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Silver Screen
Justina Robson
Pyr, 384 pages

Silver Screen
Justina Robson
Justina Robson lives in Leeds in Yorkshire, UK. She began writing as a child in the 70s. Her short fiction has appeared in various magazines in the UK and the USA. Her first novel, Silver Screen, published in 1999, was nominated for the Arthur C Clarke Award and the British Science Fiction Association Best Novel Award. Her second novel, Mappa Mundi, won the Writer's Bursary.

Justina Robson Website
ISFDB Bibliography
SF Site Review: Natural History
SF Site Review: Natural History
SF Site Review: Mappa Mundi
SF Site Interview: Justina Robson

Past Feature Reviews
A review by Jakob Schmidt

AI-psychologist Anjuli O'Connel's friends really give her a hard time: the obsessed genius Roy Croft is suddenly lying dead in his bedroom, leaving her with cryptic clues obviously designed to make his dreams of machine evolution come true. Just before his death, he filed against OptiNet, the company employing him and Anjuli, at the World Court of Human Rights. His case is about granting legal subject status to the artificial intelligence 901 -- an entity attached to Anjuli by more than just a professional relationship. Suddenly, Anjuli finds herself at the clashing point of opposing interests: while OptiNet is determined to prevent 901's emancipation, radical proponents of machine rights threaten Anjuli with death in case she decides in favour of her company and against 901. Moreover, despite his death, Roy still seems to manipulate Anjuli's every move...

Finally, Justina Robson's first novel has been published in America. It's a little mystery why it took so long: Silver Screen doesn't have to hide behind her later novels Mappa Mundi and Natural History. In fact, it's a much more accessible novel than those two. That's mainly because Robson limits herself to one central character. As one has come to expect from Robson, she depicts Anjuli by no means as a typical SF-heroine: an academic with a slight eating disorder, prone to laconic comments on her own self-consciousness. It's a main character that could be taken out of the pages of an accomplished textbook on writing novels: sympathetic despite all of her quirks and growing with the challenges the story makes her face. That alone makes Silver Screen a joy to read -- so much so that one might forget that it's also a high-concept SF-Novel.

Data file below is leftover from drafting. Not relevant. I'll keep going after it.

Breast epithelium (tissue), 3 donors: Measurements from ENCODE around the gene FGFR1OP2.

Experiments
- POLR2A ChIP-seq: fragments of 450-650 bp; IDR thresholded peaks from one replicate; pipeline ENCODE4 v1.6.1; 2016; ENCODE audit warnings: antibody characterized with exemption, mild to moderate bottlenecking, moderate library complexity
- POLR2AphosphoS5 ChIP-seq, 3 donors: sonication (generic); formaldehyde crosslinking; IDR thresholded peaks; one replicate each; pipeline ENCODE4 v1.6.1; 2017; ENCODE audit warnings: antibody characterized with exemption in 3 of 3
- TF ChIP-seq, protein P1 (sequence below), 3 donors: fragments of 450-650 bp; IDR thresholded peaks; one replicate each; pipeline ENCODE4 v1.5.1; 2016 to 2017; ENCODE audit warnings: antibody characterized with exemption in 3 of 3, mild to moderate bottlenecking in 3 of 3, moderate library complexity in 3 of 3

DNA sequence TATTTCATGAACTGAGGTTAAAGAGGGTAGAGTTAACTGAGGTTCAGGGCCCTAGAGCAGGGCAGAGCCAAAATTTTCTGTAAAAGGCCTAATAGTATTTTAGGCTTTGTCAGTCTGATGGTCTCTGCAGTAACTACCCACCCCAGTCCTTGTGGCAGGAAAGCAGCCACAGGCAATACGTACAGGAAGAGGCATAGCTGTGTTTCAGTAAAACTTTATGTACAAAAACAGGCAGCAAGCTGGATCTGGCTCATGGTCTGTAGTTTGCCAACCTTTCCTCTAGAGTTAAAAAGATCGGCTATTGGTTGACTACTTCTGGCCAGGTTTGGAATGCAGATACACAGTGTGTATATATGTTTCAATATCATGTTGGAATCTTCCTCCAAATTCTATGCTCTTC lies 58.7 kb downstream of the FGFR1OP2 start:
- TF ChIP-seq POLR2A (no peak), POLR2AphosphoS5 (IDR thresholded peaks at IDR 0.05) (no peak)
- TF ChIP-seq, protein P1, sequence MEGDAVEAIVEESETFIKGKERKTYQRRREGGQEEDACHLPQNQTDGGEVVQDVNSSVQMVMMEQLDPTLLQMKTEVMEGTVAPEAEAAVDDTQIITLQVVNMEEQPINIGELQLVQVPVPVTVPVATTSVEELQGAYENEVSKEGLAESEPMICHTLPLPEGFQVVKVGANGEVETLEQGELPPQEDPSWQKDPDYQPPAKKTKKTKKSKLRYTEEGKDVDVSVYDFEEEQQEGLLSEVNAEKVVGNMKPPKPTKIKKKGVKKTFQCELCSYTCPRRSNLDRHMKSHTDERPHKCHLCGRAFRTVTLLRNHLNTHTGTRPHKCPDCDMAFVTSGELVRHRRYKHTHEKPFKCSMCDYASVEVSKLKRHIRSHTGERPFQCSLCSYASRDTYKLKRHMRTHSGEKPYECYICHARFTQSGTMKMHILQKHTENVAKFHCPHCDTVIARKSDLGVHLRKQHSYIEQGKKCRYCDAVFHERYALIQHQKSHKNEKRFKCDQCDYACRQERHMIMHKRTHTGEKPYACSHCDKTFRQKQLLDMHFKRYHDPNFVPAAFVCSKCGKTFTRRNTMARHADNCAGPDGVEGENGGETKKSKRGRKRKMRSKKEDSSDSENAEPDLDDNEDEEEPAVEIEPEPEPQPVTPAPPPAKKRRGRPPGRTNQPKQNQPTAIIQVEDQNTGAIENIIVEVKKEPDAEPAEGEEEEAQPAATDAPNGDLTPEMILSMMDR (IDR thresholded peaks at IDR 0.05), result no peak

Admittedly, in terms of SF-concepts, Silver Screen doesn't offer anything wholly new. What we get in terms of concept is a downright systematic treatise on machine evolution. Robson confronts several models of machine evolution -- artificial computer intelligence, physical merging of human and machine, robotics and emerging consciousness in the global data stream -- with each other and links them to different patterns of experiencing reality. While robotics and cyborg technology are associated with models of animal and instinctive behaviour, the AI 901 at once appears as the most familiar and the most mysterious form of machine evolution: a complex psyche, as opaque as any human being. And then there's the Shoal, the emergent data stream intelligence, in which Roy projects his hopes for a kind of immortality. Occasionally, some elements in this arrangement seem a little forced, their purpose being more to complete the thematic structure and less to contribute to the plot. It's as if Robson first had to recapitulate some well-known SF-concepts in Silver Screen to set sail for more distant shores in her following novels. Nevertheless, with Robson applying her distinct outlook to these concepts, Silver Screen becomes a highly innovative novel. While she closely keeps her SF-eye on machine evolution as a wondrous phenomenon in itself, she also takes into account the political and ideological conflicts this phenomenon arouses. There may be a heap of novels on AI -- but there are probably only few where a lawsuit about their status as legal subjects plays a vital role.

Robson's knowledge of the long tradition of her topics becomes obvious by numerous references to classics of the genre -- for example, it's certainly not a coincidence that Roy resembles a "turned around" version of another character of the same name from one of the best-known SF films. And despite the firm middle-brow quality of Robson's literary style, Silver Screen commits itself strongly to the thriller side of the genre: especially towards the end the novel is picking up more and more speed, and the inconspicuous Anjuli gets her chance to prove herself a heroine who's not willing to let herself be pushed around any longer. Stylistically sound and permeated with dry humour, Robson's first novel is an impressive achievement which has been rightfully nominated for the Arthur C. Clarke and Philip K. Dick awards.

Copyright © 2006 Jakob Schmidt

Jakob writes and translates reviews, essays and short stories, most of them for the German magazine Alien Contact ( and its publishing house Shayol. That's in his spare time, which luckily still makes up the bulk of his days.

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